Journal of Medicinal Chemistry 04/2012; 55(9):4244-73. · 5.48 Impact Factor
[Show abstract][Hide abstract] ABSTRACT: Starting from a hit series from a GNF compound library collection and based on a cell-based proliferation assay of Plasmodium falciparum, a novel imidazolopiperazine scaffold was optimized. SAR for this series of compounds is discussed, focusing on optimization of cellular potency against wild-type and drug resistant parasites and improvement of physiochemical and pharmacokinetic properties. The lead compounds in this series showed good potencies in vitro and decent oral exposure levels in vivo. In a Plasmodium berghei mouse infection model, one lead compound lowered the parasitemia level by 99.4% after administration of 100 mg/kg single oral dose and prolonged mice survival by an average of 17.0 days. The lead compounds were also well-tolerated in the preliminary in vitro toxicity studies and represents an interesting lead for drug development.
Journal of Medicinal Chemistry 06/2011; 54(14):5116-30. · 5.48 Impact Factor
[Show abstract][Hide abstract] ABSTRACT: The efficacy of most marketed antimalarial drugs has been compromised by evolution of parasite resistance, underscoring an urgent need to find new drugs with new mechanisms of action. We have taken a high-throughput approach toward identifying novel antimalarial chemical inhibitors of prioritized drug targets for Plasmodium falciparum, excluding targets which are inhibited by currently used drugs. A screen of commercially available libraries identified 5655 low molecular weight compounds that inhibit growth of P. falciparum cultures with EC(50) values below 1.25μM. These compounds were then tested in 384- or 1536-well biochemical assays for activity against nine Plasmodium enzymes: adenylosuccinate synthetase (AdSS), choline kinase (CK), deoxyuridine triphosphate nucleotidohydrolase (dUTPase), glutamate dehydrogenase (GDH), guanylate kinase (GK), N-myristoyltransferase (NMT), orotidine 5'-monophosphate decarboxylase (OMPDC), farnesyl pyrophosphate synthase (FPPS) and S-adenosylhomocysteine hydrolase (SAHH). These enzymes were selected using TDRtargets.org, and are believed to have excellent potential as drug targets based on criteria such as their likely essentiality, druggability, and amenability to high-throughput biochemical screening. Six of these targets were inhibited by one or more of the antimalarial scaffolds and may have potential use in drug development, further target validation studies and exploration of P. falciparum biochemistry and biology.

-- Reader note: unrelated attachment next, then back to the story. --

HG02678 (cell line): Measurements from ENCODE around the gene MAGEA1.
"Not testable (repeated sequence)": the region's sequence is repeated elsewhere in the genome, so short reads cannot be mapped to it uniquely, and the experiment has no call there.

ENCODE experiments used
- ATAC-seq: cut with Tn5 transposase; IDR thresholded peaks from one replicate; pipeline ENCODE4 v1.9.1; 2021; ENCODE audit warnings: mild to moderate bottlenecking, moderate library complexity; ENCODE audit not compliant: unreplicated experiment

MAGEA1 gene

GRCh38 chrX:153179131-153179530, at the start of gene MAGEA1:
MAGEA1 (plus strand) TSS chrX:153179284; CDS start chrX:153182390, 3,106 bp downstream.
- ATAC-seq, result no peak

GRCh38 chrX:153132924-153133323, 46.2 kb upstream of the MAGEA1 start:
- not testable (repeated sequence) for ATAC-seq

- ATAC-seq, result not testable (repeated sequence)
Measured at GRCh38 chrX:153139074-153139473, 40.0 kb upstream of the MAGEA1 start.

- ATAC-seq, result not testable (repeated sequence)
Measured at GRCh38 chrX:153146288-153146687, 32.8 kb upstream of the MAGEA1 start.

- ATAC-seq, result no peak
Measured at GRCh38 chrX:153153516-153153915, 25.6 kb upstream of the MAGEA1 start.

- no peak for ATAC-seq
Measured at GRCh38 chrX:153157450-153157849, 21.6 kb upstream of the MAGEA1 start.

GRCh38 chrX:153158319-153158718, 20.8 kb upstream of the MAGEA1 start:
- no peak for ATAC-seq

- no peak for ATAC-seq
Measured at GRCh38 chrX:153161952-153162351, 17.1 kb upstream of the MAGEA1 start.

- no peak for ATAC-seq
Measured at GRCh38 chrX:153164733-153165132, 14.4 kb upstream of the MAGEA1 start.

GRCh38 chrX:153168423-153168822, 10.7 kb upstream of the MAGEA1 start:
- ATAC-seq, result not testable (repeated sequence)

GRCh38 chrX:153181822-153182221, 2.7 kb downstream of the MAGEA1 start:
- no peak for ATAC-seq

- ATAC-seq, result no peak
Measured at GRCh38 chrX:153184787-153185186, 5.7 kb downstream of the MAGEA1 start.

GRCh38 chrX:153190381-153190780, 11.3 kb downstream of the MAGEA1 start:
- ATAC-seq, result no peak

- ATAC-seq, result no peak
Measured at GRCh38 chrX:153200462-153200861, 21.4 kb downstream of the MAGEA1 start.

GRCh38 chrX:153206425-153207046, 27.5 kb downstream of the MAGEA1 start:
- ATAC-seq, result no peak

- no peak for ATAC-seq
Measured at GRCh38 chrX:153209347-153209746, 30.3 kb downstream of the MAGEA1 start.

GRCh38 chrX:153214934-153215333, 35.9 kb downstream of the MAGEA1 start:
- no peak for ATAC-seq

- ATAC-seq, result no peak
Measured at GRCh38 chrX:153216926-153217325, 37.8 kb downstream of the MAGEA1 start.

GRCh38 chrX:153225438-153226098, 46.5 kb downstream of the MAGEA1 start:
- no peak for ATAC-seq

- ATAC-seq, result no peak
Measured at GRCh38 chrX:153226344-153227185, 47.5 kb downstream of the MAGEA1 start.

Molecular and Biochemical Parasitology 01/2011; 175(1):21-9. · 2.24 Impact Factor
[Show abstract][Hide abstract] ABSTRACT: Candidate antibacterials are usually identified on the basis of their in vitro activity. However, the apparent inhibitory activity of new leads can be misleading because most culture media do not reproduce an environment relevant to infection in vivo. In this study, while screening for novel anti-tuberculars, we uncovered how carbon metabolism can affect antimicrobial activity. Novel pyrimidine-imidazoles (PIs) were identified in a whole-cell screen against Mycobacterium tuberculosis. Lead optimization generated in vitro potent derivatives with desirable pharmacokinetic properties, yet without in vivo efficacy. Mechanism of action studies linked the PI activity to glycerol metabolism, which is not relevant for M. tuberculosis during infection. PIs induced self-poisoning of M. tuberculosis by promoting the accumulation of glycerol phosphate and rapid ATP depletion. This study underlines the importance of understanding central bacterial metabolism in vivo and of developing predictive in vitro culture conditions as a prerequisite for the rational discovery of new antibiotics.
[Show abstract][Hide abstract] ABSTRACT: A novel family of 1H-imidazol-2-yl-pyrimidine-4,6-diamines has been identified with potent activity against the erythrocyte-stage of Plasmodium falciparum (Pf), the most common causative agent of malaria. A systematic SAR study resulted in the identification of compound 40 which exhibits good potency against both wild-type and drug resistant parasites and exhibits good in vivo pharmacokinetic properties.
[Show abstract][Hide abstract] ABSTRACT: Screening our in-house compound collection using a cell based Plasmodium falciparum proliferation assay we discovered a known pan-kinase inhibitor scaffold as a hit. Further optimization of this series led us to a novel benzamide scaffold which was devoid of human kinase activity while retaining its antiplasmodial activity. The evolution of this compound series leading to optimized candidates with good cellular potency against multiple strains as well as decent in vivo profile is described in this Letter.